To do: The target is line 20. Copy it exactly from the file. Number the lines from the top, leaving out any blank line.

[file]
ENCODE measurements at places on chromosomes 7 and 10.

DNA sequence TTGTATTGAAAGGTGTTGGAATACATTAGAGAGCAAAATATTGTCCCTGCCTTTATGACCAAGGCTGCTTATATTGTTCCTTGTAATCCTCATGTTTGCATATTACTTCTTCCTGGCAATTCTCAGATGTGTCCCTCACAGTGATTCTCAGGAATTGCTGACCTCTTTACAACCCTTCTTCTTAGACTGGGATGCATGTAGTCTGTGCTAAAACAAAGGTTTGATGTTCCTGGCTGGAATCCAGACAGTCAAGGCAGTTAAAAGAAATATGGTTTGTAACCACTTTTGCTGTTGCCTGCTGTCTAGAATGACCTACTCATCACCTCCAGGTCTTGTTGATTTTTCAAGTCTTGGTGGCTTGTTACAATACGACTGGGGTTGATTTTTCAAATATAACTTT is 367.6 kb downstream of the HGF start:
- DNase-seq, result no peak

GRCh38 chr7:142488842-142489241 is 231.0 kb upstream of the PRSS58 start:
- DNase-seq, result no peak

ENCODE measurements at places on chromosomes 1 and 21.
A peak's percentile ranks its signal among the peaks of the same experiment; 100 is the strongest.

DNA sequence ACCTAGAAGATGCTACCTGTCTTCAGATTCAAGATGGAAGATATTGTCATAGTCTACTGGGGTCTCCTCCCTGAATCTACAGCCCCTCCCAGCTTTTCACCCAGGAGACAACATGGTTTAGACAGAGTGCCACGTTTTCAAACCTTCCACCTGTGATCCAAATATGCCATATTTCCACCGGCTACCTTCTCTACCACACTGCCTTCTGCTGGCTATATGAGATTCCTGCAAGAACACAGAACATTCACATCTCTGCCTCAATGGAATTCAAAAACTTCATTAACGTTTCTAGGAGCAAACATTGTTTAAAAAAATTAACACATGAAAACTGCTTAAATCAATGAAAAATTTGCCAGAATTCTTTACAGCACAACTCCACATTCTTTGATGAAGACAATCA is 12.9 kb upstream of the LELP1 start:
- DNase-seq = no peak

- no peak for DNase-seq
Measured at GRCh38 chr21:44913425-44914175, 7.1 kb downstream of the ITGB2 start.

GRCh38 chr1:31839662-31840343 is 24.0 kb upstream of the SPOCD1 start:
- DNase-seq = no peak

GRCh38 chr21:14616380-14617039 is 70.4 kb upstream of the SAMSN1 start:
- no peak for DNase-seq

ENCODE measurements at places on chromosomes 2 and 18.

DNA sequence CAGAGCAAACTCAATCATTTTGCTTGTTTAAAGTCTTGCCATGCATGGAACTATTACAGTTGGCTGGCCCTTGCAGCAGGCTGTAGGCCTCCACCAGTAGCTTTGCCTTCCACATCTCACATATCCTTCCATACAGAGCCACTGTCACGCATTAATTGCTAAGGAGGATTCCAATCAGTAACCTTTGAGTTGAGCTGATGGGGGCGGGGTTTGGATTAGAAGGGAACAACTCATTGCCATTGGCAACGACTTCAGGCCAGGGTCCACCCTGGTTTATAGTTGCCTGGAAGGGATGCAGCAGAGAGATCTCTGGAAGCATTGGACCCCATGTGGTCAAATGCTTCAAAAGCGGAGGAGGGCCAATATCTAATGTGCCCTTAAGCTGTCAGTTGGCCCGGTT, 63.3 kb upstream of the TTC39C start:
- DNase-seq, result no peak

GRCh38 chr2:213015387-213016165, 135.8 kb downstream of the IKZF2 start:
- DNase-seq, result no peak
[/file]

- DNase-seq, result no peak